Also while we cannot ignore what – both sanctioned and encouraged by the Myanmar regime – Wirathu and his supporters say about Islam and Muslims, we must also remember that primary responsibility for these crimes against humanity rests with the corrupt Generals who control Myanmar’s military and economy with an iron fist, and with Myanmar’s de facto head of state – Aung San Suu Kyi – who has opted not to remain silent as many people have said, but rather to peddle a full slate of lies in her capacity as an apologist for the crimes of her one-time political adversaries in the military.
She is apparently of the view that if she says anything that can be interpreted as being even remotely supportive of the Rohingya, she will forfeit no small part of her grass roots political support in Myanmar. That being the case, knowing that the Atlantic World will support and protect her regardless of what she does, she has opted to anything she feels she must do in order to hold on to power even though she will be judged by history and global public opinion as a monster.
Indeed, she seems to have become a victim of the very phenomena she illuminated in once saying: “”It’s not power that corrupts but fear; fear of losing power corrupts those who wield it,” while forgetting the tragic reality she had in mind when she also once said: “Wherever suffering is ignored, there will be the seeds of conflict, for suffering degrades, embitters, and enrages.”
Some analysts believe the crisis in Myanmar stems from superpowers’ war of dominance over the region to both control the oil reserves of Arakan and flow of energy through the Strait of Malacca; what’s your take?
There can be no doubt that the failure to resolve this long running humanitarian crises is directly connected with the “Pivot-to-Asia” policy promulgated by Hilary Clinton as US President Obama’s Secretary of State, and which is directed at isolating and containing China using what is referred to in US military circles these days as “broad spectrum, asymmetric warfare” and which, in effect, sees the US and its Atlantic World allies rapidly militarizing everything from the entertainment sector to telecommunications and cyberspace, the economy, trade, currency markets, elections, as well as the Eurocentric, so-called international institutions which are ostensibly responsible for administering international law and maintaining regional security.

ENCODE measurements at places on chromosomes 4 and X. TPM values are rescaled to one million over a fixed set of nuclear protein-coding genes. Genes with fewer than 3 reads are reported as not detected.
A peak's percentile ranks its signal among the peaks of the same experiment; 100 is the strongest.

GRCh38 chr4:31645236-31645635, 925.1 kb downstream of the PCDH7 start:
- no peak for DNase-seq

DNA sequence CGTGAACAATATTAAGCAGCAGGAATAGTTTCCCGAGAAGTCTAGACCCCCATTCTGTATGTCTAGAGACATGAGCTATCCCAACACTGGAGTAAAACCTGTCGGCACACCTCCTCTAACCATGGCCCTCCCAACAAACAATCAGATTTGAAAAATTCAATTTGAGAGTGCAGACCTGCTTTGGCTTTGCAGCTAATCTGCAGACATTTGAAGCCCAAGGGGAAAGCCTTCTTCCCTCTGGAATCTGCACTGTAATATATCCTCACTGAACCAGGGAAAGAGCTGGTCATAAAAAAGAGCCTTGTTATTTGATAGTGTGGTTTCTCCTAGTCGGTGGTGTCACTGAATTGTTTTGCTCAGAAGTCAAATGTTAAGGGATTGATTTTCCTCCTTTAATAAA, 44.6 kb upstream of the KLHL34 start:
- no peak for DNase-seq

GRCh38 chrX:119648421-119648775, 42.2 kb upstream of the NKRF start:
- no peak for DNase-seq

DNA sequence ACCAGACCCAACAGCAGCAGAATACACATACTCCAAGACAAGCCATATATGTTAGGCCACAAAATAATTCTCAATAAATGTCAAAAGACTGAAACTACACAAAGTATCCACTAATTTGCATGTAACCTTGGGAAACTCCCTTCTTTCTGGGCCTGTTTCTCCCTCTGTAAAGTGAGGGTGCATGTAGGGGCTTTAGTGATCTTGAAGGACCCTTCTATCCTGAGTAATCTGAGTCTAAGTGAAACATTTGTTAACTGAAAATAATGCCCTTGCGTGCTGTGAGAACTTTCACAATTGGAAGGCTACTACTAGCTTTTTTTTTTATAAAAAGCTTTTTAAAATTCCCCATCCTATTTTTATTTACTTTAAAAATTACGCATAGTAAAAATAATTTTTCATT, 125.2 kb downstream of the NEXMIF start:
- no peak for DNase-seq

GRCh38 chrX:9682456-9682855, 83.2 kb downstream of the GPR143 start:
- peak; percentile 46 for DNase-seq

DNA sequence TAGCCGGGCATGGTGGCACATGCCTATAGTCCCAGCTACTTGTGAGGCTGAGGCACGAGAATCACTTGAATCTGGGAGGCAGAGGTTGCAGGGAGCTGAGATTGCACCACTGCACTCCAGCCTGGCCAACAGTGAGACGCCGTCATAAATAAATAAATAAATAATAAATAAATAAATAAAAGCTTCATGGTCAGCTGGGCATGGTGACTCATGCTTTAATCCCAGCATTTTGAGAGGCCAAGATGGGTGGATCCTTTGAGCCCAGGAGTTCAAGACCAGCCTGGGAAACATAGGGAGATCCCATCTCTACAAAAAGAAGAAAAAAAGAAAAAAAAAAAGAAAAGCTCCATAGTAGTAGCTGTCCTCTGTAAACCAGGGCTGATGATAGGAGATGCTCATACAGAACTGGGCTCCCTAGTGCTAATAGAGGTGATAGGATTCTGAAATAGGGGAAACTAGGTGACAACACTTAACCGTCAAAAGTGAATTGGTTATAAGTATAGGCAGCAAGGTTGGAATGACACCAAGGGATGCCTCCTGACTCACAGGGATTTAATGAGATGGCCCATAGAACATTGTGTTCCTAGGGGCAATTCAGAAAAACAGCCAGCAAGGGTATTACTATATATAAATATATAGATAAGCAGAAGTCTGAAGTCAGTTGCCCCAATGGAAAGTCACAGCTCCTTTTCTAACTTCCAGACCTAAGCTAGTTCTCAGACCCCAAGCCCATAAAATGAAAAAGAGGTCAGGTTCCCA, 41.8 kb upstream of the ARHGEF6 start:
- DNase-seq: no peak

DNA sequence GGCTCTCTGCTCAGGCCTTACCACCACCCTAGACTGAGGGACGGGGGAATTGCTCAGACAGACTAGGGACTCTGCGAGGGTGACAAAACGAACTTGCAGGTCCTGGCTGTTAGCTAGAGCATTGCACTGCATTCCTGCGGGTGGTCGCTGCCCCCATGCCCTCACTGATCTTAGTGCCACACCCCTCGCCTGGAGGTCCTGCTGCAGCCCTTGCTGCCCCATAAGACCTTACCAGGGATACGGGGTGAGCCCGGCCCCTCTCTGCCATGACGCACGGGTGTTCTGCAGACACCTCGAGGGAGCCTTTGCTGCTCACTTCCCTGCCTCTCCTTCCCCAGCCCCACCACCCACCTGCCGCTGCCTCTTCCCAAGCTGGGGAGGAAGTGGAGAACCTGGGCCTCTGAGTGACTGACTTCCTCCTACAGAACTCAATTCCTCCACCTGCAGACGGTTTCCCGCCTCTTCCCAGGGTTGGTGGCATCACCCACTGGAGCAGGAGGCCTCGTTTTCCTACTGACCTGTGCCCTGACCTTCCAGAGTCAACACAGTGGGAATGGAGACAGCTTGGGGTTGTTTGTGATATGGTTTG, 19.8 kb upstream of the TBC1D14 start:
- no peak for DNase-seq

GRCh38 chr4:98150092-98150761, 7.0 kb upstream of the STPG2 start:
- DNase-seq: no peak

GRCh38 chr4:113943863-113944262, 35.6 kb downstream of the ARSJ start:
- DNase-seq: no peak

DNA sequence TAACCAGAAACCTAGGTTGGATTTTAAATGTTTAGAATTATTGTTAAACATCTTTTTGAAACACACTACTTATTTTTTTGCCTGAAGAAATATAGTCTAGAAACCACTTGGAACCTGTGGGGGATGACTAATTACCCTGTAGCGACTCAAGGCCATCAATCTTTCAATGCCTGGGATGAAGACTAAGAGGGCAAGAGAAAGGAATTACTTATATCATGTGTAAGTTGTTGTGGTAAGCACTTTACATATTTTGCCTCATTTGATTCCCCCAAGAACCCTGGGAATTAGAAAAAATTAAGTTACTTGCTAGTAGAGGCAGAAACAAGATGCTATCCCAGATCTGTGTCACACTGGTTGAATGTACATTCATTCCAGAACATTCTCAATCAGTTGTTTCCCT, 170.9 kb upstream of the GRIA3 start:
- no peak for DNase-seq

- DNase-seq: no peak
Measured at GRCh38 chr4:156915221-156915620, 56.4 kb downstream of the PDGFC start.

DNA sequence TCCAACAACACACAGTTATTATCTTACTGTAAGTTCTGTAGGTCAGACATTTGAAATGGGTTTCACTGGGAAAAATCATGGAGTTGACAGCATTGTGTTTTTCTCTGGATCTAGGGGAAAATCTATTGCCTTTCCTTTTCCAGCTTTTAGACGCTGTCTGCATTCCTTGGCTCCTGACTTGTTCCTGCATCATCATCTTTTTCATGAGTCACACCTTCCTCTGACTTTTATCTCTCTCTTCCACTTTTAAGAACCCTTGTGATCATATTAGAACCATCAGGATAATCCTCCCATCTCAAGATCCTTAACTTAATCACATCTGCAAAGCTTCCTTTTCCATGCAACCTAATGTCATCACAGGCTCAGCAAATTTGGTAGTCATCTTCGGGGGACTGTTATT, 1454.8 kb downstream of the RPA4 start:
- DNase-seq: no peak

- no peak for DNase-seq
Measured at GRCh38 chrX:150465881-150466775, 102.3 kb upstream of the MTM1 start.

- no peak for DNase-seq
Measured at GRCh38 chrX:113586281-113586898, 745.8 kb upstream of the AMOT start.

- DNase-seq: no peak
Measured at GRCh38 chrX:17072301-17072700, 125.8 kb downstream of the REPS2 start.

In embracing this NeoCon conceived “Pivot to Asia”, the US invested a great deal tactically in its ill-considered policy of what was promoted as a ‘cautious’ engagement of Myanmar in its effort to freeze out the Chinese. Unfortunately, there was nothing even remotely about the rush to sweep Myanmar up in the US dominated International Order and America’s embrace of Myanmar’s long isolated establishment very quickly came to include military cooperation and a complete unwillingness by the USA to make any progress down the path of engagement conditional on Myanmar resolving its horrible record with ethnic and Muslim minorities.
Indeed, no sooner was the Clinton package unveiled than the Atlantic World political apparatus immediately declined even to use the term Rohingya or otherwise to refer to Myanmar’s on going human rights abuses, opting instead to leave it to 3rd tier diplomats to raise such issues in suitably diplomatic language, while speaking at contrived events, nobody was interested in. Not surprisingly, the Myanmar regime interpreted this as a green light to do what they liked and, as the New Nakba now unfolds, we are seeing only to clearly exactly what it is that they like.